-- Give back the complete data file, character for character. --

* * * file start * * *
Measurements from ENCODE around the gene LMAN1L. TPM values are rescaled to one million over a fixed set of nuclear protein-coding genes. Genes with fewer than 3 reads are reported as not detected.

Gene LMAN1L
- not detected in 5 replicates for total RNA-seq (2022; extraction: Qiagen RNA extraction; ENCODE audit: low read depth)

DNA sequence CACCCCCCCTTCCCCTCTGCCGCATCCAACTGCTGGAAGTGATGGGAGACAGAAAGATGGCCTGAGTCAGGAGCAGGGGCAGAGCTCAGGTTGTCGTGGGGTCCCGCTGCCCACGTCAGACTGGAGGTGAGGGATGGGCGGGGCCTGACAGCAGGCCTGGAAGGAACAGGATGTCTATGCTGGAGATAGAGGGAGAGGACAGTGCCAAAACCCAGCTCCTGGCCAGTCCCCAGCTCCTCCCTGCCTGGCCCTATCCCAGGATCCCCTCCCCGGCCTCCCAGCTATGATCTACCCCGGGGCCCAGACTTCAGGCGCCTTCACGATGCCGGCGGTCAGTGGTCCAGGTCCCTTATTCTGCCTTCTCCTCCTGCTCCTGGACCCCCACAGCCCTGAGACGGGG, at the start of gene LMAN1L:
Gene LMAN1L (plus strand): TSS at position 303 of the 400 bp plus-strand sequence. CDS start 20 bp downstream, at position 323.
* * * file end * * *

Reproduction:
Measurements from ENCODE around the gene LMAN1L. TPM values are rescaled to one million over a fixed set of nuclear protein-coding genes. Genes with fewer than 3 reads are reported as not detected.

Gene LMAN1L
- not detected in 5 replicates for total RNA-seq (2022; extraction: Qiagen RNA extraction; ENCODE audit: low read depth)

DNA sequence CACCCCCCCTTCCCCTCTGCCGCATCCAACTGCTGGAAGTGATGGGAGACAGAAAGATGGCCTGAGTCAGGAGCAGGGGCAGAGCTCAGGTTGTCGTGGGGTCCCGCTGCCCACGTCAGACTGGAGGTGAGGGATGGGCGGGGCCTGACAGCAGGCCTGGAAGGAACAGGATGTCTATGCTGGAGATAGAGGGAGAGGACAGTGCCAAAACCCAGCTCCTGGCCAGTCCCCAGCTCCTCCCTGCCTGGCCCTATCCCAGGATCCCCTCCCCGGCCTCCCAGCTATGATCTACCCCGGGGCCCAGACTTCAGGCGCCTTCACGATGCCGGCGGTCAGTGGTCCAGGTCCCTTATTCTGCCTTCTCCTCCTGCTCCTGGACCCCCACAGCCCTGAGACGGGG, at the start of gene LMAN1L:
Gene LMAN1L (plus strand): TSS at position 303 of the 400 bp plus-strand sequence. CDS start 20 bp downstream, at position 323.